Back to a Land Down Under

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It is January 2019 and this is becoming a habit, leaving  a miserable UK winter for what is becoming an annual tradition for us, escape to the sun in Australia. This trip is no different, an extended tour ending up in Melbourne with friends and family.

So after spending over 21 hours on 2 aircraft (for the aviation geeks, an Airbus A380 and A350 from Singapore Airlines), a 17 hour stop-over in Singapore, we finally staggered in to Brisbane to an overcast sky and recent rain! Why Brisbane you may ask, you were there two years ago? Well, Lyn was so taken with the place on our last visit, she has always wanted to return……so here we are for summer acclimatisation and the intention of exploring more of Brisbane in the 2 days we have.

There is a perceived wisdom in travelling that you never go back.  You can’t recreate what you experienced the first time.  Then, experiences are all fresh and new.  Going back brings with it some familiarity and what was fresh has become, well, familiar, and less exciting.  Thus it was the following morning, after a long sleep we re-visited the breakfast/coffee shop we found and enjoyed on our first visit.  It was still there, however the staff had changed and the atmosphere different.  It seemed a bit tatty and unkempt and the service brusque and a little charmless. Not what we remembered.  Never go back!  Fatigue probably had much to do with our mood but eating breakfast here was not as pleasurable as we remembered.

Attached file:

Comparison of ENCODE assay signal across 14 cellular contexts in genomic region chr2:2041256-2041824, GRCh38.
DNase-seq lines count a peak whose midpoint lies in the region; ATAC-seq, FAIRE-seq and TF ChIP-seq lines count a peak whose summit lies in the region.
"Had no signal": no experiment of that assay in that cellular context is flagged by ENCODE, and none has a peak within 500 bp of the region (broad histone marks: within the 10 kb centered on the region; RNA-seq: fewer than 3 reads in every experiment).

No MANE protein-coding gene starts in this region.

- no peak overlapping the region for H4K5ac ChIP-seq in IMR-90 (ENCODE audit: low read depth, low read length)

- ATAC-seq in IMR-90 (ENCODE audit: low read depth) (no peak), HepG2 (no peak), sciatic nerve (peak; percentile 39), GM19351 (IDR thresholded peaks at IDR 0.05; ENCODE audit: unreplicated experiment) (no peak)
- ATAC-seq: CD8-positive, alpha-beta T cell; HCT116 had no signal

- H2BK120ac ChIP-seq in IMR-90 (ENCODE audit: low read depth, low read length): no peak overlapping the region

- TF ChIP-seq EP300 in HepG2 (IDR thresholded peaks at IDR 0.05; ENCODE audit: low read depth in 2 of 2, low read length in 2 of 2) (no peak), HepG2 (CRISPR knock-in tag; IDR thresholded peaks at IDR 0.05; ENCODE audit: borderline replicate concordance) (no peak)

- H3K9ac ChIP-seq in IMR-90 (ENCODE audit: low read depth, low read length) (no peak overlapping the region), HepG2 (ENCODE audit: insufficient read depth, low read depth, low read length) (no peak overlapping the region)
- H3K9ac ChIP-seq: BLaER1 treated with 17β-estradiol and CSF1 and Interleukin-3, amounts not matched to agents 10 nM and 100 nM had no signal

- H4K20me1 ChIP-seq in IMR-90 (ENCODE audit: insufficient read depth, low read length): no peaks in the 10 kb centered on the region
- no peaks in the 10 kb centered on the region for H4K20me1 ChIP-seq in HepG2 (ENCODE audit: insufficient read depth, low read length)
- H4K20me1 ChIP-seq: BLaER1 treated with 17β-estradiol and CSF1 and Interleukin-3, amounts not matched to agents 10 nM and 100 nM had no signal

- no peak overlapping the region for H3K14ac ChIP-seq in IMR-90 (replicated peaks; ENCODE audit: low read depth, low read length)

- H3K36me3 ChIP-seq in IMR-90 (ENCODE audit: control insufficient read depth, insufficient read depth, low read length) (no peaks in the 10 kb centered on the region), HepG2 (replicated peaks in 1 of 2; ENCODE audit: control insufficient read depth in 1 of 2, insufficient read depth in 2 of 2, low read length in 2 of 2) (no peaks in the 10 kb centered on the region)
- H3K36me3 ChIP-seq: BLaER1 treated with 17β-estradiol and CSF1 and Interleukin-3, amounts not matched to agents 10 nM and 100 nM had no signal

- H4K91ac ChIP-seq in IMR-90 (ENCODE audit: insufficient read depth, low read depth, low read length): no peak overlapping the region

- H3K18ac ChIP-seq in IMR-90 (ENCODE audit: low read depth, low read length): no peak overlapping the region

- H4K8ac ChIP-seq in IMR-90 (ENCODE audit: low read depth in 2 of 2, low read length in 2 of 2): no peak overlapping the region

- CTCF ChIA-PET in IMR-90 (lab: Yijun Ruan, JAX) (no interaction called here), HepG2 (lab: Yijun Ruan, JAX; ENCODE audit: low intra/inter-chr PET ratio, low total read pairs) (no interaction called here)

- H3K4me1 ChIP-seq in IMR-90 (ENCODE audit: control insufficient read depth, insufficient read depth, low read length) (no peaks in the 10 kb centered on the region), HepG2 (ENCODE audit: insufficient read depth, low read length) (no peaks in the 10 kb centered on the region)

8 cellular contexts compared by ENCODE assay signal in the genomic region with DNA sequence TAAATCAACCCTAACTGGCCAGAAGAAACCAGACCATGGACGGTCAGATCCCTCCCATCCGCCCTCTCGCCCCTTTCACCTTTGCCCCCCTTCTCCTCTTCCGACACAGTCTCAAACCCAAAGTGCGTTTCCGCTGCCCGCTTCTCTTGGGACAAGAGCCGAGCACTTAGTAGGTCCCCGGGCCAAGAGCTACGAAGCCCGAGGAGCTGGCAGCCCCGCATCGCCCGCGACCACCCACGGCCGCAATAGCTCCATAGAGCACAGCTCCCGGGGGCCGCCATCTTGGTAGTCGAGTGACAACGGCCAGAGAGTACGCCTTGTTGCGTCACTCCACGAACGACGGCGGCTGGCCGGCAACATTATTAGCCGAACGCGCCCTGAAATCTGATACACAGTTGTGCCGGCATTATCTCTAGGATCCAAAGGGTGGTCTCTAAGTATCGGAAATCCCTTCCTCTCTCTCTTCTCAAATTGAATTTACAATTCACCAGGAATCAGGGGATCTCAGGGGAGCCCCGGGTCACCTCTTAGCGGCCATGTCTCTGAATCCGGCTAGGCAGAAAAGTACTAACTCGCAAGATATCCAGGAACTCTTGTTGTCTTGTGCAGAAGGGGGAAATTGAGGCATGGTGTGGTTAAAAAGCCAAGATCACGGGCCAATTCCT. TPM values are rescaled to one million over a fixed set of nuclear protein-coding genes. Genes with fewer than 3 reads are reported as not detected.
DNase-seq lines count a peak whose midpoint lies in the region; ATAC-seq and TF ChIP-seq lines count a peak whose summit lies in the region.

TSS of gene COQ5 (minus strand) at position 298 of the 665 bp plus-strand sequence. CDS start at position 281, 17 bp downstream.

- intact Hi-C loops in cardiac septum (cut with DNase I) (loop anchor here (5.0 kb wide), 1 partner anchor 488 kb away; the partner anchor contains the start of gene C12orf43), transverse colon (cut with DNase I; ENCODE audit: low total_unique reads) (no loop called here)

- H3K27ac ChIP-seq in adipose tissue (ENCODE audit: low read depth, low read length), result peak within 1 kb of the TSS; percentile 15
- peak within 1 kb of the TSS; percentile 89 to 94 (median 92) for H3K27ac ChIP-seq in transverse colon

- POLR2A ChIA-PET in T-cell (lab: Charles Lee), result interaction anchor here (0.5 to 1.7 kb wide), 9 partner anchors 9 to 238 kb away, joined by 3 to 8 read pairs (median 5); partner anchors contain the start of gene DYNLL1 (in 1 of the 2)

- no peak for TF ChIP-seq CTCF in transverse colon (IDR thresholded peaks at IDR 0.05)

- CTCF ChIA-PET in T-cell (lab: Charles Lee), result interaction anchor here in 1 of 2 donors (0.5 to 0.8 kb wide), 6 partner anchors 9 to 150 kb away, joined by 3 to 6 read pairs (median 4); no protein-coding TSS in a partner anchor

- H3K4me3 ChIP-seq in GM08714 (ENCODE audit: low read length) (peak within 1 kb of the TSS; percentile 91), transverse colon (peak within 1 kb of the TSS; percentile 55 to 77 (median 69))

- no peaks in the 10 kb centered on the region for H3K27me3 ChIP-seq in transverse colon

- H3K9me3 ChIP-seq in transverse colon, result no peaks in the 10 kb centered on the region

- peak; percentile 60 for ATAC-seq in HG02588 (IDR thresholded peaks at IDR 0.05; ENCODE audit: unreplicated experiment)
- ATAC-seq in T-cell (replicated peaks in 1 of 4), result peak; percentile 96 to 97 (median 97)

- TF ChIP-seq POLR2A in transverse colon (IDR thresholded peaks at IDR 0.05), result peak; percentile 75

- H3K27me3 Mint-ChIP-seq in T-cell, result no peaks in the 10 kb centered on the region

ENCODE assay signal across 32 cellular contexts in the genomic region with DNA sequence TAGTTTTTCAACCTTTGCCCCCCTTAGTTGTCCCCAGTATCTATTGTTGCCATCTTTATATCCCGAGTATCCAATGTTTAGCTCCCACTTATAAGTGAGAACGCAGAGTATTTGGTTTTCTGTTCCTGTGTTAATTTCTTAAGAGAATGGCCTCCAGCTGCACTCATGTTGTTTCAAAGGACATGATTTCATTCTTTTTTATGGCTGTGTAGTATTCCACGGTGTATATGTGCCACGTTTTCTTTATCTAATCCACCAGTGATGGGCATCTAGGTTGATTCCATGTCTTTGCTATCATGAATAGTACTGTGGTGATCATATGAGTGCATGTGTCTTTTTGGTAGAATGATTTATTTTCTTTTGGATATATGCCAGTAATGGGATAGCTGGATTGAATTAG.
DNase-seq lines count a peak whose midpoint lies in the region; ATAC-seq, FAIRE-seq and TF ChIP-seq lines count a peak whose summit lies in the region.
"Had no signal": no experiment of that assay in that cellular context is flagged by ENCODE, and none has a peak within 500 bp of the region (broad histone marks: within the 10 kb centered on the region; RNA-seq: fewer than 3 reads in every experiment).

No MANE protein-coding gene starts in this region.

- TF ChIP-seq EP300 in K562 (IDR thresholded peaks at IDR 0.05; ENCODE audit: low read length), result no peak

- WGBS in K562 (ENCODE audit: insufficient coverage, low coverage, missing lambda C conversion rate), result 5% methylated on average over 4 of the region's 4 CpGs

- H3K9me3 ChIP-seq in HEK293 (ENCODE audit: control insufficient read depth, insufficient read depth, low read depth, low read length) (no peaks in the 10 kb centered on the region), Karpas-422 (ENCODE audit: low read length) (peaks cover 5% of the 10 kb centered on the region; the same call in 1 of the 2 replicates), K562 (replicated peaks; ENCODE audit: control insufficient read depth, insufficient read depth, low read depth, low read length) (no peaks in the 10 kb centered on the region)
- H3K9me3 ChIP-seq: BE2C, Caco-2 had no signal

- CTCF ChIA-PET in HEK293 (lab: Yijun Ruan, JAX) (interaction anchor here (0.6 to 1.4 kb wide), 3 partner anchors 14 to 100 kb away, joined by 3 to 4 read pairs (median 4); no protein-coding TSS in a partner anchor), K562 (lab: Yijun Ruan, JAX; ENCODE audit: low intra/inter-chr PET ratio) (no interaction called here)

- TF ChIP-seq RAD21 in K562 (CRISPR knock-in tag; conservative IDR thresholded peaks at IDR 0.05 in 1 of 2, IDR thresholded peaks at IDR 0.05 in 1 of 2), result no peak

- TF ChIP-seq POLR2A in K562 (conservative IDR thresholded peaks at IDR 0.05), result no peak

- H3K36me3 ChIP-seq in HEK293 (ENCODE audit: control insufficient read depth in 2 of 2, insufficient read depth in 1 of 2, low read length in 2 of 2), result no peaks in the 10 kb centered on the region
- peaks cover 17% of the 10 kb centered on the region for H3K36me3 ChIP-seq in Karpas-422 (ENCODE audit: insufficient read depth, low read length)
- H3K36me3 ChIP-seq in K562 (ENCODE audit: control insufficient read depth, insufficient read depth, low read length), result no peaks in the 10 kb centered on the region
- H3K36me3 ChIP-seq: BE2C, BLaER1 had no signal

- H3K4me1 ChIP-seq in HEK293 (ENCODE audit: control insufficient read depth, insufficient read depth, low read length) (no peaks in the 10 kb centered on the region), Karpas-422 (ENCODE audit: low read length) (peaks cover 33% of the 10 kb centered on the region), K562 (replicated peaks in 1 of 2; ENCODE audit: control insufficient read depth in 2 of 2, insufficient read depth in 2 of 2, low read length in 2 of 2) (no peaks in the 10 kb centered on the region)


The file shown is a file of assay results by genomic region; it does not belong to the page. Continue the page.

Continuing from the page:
Welcome back to Brisbane – Out and about on our first day back

Our first day was to be an easy one, time to relax, reset the body clock to Australian time, and get gently active after so long sitting on a jet.  We decided on a walk to the Arts complex on the South Bank. I wrote about this in our first Brisbane Blog two years ago.  We needed lifting and a gallery often does it for us, even if some of the exhibits in this place are “a bit odd”.  Many featured work by artists and sculptors from around the Asian region and were as diverse as could possibly be.  One exhibit featured four bundles of tied up fabric piled upon a long board painted blue. At one end a wall had been taken over by another sculptor/artist who had created a floor to ceiling collection of short lengths of rope, knotted in a loop and hooked to a backing. On one end of each piece of rope a piece of coloured wool had been woven around.  I looked at it close up, I looked from a distance, I looked from the other end of the piles of bundled cloths thinking they were linked (they were not). In the end I gave up and walked away, wondering what was going on in this persons mind to create such stuff…….or am I a complete philistine?